This week’s special question asked AAII members how they viewed the current valuation of stock prices. An equal number of respondents said that stocks are either fairly valued or overvalued. Only a small group of respondents (less than 10%) think stocks are undervalued. Some members described the market as being overbought, while others thought valuations are slightly high, but not necessarily overvalued.

» Take the sentiment survey

AAII Asset Allocation Survey

January Asset Allocation Survey results:
Stocks/Stock Funds:
    61.4%, up 2.8 points
Bonds/Bond Funds:
    20.2%, down 0.6 points
    18.4%, down 2.2 points

Asset Allocation details:
    29.0%, down 1.7 points
Stock Funds:
    32.4%, up 4.4 points
    4.2%, down 0.3 points
Bond Funds:
    16.0%, down 0.3 points

Take the survey »

Individual investors boosted their equity allocations last month to nearly an 18-month high, according to the January AAII Asset Allocation Survey.

AAII members allocated 61.4% of their portfolios to stocks and stock funds last month, an increase of 2.8 percentage points. This is the highest equity allocations have been since July 2011. The historical average is 60%.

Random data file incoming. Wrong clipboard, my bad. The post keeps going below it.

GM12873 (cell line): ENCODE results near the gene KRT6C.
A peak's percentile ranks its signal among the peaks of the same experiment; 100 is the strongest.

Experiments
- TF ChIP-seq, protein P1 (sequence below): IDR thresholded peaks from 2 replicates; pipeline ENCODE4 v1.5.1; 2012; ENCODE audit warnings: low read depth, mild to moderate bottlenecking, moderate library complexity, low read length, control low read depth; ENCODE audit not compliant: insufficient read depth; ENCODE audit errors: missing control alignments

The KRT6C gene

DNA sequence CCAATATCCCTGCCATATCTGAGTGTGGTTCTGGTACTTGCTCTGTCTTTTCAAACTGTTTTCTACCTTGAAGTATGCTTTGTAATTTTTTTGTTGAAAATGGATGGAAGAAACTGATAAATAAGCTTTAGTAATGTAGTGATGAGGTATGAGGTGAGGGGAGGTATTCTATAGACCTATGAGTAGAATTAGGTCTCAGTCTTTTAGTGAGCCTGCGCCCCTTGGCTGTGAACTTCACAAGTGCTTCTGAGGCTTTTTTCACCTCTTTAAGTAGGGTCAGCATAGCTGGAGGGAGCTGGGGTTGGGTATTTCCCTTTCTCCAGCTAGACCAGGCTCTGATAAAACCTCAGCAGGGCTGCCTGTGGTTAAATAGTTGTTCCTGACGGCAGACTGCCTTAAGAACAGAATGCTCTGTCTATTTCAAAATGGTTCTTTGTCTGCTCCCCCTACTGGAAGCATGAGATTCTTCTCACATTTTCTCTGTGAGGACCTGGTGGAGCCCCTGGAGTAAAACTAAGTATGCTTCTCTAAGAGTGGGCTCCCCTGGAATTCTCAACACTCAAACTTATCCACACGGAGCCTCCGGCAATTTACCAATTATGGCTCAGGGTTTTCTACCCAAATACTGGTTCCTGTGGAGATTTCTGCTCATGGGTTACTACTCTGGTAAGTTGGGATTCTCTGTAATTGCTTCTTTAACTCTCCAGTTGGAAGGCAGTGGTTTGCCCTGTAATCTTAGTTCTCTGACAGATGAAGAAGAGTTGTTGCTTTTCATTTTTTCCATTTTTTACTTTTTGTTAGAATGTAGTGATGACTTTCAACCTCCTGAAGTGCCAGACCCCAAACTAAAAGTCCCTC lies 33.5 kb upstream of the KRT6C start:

Fixed-income allocations declined 0.6 percentage points to 20.2%. This is a six-month low and the fourth consecutive monthly drop. Even with the decrease, fixed-income allocations remained above their historical average of 16% for the 43rd consecutive month.

Cash allocations dropped 2.2 percentage points to 18.4%. This is a four-month low. Cash allocations have been below their historical average of 24% for 14 consecutive months.

The increased allocation to stocks and stock funds is not surprising. January was a strong month for the stock market and optimism among individual investors about the short-term direction of stock prices has improved. Clarity about the tax rates, the avoidance of the fiscal cliff and continued economic growth also helped. Many of our members follow long-term allocation strategies and the modest changes in the allocation percentages reflect this.

» Take the Asset Allocation Survey